A thesis statement declares what the writer believes and intends to prove or explain. This statement is often thought to be the most important part of an essay because it helps the reader understand why the writer is writing. A thesis is typically located at the end of the introduction, which may be one of several paragraphs. It should be more than a simple fact. A strong thesis is provocative and takes a stand, being both specific and focused. A thesis does not have to be limited to one sentence, but the writer should be able to state the thesis aloud in one simple statement.
Tons of possible thesis statements present themselves during the course of the day. Here are some examples:
- The positive benefits of coffee outweigh the negatives.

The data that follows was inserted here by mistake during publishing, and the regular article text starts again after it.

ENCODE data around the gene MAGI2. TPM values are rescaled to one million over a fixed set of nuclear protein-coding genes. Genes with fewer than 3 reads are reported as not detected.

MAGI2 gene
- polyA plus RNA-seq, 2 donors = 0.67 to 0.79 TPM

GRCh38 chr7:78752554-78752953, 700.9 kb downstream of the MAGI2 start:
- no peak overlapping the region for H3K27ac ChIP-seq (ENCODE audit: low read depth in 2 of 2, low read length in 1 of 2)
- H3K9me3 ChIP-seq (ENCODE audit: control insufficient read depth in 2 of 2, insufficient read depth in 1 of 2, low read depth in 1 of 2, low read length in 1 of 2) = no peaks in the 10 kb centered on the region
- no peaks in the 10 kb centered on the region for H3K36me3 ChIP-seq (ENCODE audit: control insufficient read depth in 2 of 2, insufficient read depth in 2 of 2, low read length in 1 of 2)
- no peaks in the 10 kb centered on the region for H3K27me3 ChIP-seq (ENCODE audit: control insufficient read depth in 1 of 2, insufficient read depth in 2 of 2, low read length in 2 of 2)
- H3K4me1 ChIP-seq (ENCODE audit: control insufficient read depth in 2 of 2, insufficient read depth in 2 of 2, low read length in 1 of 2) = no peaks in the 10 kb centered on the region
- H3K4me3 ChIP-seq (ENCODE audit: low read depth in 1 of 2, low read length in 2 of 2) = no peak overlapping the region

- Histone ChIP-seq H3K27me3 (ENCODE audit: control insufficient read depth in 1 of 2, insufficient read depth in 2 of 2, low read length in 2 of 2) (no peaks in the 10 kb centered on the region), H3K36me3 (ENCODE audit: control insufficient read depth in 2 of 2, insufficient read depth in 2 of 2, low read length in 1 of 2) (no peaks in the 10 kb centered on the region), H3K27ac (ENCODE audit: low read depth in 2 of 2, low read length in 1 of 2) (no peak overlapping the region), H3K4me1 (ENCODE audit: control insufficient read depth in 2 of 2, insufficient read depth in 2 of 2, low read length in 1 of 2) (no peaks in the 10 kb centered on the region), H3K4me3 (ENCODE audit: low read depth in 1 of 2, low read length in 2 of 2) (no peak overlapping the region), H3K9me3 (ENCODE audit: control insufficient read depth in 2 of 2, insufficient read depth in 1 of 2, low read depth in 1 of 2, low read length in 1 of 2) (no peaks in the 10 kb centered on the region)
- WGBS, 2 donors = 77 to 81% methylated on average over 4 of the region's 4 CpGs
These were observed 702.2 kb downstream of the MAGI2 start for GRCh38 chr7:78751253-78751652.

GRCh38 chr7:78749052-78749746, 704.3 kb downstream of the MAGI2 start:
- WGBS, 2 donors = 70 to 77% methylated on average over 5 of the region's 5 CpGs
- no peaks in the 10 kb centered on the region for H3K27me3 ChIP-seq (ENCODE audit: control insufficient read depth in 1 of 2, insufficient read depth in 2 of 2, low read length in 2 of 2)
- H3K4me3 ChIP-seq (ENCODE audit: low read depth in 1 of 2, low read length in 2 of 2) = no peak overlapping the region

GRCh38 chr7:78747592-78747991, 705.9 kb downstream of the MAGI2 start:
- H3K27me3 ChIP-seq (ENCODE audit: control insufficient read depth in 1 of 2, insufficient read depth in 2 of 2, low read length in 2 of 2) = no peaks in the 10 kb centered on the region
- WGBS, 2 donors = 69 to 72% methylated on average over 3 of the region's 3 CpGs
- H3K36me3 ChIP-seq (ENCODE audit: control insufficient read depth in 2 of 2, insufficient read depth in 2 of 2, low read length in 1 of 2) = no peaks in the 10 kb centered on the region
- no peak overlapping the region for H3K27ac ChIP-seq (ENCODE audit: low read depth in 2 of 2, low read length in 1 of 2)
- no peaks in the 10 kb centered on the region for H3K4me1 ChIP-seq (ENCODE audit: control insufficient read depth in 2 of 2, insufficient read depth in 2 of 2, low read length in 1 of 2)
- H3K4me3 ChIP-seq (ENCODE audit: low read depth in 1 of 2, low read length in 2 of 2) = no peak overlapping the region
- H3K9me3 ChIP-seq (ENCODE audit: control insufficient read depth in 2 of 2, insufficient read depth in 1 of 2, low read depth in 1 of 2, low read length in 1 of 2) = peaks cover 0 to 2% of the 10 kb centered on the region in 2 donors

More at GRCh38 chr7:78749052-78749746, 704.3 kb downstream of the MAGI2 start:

- Mandatory high school attendance teaches students to follow routines and gives them a lifelong work ethic.
- Taking a seminar on road rage should be required for young drivers because it could teach responsible driving habits and ways to diffuse agressive driving behavior.
Are these statements arguable? Yes. Can you find many kinds of examples to support these statements? Yes.
The goal of a thesis statement is to state an opinion and reasons why you feel that way, while alluding to the direction of the paper and support for your views that will be presented to the audience.